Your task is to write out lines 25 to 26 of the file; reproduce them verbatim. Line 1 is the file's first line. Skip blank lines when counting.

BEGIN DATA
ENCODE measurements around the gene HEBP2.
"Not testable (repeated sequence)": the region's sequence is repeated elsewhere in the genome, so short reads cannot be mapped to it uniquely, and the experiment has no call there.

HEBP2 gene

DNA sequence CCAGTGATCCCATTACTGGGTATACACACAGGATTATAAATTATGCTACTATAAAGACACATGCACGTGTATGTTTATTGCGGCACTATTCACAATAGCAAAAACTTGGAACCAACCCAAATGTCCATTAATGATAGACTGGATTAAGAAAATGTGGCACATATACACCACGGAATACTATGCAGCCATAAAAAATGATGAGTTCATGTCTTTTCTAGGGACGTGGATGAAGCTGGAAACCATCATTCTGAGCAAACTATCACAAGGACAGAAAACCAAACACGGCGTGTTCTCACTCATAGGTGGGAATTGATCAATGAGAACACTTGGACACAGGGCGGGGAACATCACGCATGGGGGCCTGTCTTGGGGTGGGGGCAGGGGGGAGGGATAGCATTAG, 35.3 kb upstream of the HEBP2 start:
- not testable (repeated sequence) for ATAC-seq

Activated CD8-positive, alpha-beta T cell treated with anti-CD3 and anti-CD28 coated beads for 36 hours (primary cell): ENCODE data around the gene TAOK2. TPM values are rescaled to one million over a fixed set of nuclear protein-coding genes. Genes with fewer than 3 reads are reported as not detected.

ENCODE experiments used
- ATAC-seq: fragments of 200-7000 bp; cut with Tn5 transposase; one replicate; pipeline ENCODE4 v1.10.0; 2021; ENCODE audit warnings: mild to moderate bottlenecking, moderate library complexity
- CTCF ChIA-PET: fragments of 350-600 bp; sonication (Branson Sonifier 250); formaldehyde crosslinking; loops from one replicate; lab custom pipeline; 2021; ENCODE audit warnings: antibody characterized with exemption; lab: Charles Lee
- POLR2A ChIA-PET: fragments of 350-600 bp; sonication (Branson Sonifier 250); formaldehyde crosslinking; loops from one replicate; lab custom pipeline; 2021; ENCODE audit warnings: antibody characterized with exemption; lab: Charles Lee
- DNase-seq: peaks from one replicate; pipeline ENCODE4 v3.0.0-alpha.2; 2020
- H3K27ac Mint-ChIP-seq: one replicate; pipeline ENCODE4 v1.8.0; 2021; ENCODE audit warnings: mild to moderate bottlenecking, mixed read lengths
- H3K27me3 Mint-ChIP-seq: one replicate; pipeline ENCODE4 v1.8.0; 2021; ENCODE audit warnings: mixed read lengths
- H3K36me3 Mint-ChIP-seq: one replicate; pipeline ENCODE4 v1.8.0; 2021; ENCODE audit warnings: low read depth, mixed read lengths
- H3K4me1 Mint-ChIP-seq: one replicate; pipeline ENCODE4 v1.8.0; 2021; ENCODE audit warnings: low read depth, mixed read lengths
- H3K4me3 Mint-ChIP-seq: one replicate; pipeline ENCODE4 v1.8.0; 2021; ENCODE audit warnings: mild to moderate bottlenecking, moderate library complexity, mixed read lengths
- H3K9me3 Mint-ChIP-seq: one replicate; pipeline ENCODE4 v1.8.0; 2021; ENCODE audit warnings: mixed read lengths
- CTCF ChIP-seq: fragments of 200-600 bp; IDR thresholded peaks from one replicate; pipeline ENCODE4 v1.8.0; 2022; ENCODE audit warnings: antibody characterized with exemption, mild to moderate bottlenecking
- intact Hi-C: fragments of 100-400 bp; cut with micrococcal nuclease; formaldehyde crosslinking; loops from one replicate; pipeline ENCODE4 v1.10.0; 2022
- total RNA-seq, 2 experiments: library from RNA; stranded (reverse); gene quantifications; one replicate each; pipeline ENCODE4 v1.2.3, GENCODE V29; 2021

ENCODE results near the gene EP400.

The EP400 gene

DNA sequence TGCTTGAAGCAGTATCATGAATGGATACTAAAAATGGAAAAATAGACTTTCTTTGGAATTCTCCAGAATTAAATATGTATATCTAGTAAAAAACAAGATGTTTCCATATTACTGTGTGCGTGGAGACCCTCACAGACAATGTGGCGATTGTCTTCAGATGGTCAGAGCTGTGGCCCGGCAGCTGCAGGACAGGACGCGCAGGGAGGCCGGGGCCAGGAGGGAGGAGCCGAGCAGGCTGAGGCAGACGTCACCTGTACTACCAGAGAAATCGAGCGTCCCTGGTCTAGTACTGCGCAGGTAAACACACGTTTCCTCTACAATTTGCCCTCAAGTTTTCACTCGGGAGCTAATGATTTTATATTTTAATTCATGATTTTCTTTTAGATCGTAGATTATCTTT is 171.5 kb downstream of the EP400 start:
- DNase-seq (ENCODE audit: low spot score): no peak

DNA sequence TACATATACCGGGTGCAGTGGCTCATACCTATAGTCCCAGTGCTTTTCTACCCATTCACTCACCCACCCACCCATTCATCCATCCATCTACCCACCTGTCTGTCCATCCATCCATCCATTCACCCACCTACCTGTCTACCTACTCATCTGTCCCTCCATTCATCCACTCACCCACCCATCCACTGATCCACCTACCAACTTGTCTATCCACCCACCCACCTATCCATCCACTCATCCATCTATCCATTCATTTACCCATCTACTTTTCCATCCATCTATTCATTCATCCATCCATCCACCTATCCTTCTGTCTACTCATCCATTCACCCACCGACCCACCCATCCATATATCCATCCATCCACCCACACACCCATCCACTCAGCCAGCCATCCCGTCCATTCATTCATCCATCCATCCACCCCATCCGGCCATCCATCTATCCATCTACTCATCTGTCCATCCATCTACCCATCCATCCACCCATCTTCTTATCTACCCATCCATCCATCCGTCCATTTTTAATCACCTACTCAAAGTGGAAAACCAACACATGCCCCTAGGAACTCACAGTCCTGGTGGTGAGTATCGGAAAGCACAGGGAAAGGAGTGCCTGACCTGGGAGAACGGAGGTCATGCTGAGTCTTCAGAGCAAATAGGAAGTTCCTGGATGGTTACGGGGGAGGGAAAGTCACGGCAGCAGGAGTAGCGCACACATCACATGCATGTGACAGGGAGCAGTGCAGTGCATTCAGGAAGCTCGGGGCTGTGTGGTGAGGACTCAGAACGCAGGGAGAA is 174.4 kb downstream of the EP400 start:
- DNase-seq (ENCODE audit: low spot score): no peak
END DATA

DNA sequence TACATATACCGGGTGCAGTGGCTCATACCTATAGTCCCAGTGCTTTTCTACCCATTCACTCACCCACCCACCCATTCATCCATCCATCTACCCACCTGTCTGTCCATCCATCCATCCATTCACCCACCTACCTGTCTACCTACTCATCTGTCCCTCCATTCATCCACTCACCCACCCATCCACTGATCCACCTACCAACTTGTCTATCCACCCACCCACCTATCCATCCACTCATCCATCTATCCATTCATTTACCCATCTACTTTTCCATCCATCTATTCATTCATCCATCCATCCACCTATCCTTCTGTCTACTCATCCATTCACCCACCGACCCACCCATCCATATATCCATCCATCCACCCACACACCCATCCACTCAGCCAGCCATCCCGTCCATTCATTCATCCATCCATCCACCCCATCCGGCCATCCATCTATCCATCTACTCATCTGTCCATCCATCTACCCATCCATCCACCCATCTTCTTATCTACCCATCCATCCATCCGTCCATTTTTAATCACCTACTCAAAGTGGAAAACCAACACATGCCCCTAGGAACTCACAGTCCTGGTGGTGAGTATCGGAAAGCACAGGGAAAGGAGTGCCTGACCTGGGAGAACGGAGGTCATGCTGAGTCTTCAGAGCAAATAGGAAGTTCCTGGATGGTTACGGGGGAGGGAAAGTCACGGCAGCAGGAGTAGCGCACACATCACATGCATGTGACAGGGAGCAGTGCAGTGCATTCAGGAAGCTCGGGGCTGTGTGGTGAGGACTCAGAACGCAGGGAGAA is 174.4 kb downstream of the EP400 start:
- DNase-seq (ENCODE audit: low spot score): no peak